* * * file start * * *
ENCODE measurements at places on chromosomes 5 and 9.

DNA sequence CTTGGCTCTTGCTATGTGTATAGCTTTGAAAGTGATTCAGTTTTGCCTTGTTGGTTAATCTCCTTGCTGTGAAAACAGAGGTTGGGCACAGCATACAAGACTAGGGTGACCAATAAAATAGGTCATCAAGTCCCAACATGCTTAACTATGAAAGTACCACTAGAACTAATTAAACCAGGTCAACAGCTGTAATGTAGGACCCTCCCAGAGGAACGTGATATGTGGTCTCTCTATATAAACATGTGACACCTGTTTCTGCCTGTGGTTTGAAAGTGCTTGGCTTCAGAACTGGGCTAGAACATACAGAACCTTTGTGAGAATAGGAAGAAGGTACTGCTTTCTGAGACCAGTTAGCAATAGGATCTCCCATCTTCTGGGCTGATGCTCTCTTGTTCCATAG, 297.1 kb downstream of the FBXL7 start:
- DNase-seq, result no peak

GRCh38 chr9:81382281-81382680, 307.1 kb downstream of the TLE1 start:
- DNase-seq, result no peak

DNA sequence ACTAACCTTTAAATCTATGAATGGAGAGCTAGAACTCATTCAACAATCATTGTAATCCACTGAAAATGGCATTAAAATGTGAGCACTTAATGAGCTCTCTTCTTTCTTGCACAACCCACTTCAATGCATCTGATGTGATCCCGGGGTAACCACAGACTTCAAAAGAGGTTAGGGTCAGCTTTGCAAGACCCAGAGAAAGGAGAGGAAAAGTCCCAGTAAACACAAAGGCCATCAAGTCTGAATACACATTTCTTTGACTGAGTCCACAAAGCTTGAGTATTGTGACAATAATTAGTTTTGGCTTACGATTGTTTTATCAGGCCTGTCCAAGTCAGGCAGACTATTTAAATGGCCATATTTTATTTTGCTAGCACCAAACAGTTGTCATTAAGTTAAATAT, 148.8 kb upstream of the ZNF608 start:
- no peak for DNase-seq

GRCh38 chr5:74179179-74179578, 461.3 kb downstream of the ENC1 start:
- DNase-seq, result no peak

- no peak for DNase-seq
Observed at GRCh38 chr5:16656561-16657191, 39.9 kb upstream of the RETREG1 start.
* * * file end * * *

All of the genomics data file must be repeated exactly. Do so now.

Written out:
ENCODE measurements at places on chromosomes 5 and 9.

DNA sequence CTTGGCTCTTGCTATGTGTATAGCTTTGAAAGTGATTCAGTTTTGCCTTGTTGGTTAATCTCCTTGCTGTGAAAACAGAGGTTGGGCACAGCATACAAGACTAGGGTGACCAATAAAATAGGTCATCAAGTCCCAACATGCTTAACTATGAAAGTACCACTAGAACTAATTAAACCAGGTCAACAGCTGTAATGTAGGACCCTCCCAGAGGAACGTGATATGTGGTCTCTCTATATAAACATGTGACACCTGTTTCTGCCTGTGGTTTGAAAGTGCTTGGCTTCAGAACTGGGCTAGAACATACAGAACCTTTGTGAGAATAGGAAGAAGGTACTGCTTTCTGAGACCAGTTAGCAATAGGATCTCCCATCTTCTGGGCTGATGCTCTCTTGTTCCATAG, 297.1 kb downstream of the FBXL7 start:
- DNase-seq, result no peak

GRCh38 chr9:81382281-81382680, 307.1 kb downstream of the TLE1 start:
- DNase-seq, result no peak

DNA sequence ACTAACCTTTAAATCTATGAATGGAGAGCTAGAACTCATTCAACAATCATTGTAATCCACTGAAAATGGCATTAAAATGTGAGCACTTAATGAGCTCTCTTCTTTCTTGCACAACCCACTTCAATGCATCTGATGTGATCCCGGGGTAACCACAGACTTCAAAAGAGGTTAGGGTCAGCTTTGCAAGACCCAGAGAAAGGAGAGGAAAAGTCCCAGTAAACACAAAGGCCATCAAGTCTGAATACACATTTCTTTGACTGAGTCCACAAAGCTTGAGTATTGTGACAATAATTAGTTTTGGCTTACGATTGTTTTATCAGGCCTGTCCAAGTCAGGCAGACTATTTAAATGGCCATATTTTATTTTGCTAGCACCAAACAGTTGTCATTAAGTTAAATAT, 148.8 kb upstream of the ZNF608 start:
- no peak for DNase-seq

GRCh38 chr5:74179179-74179578, 461.3 kb downstream of the ENC1 start:
- DNase-seq, result no peak

- no peak for DNase-seq
Observed at GRCh38 chr5:16656561-16657191, 39.9 kb upstream of the RETREG1 start.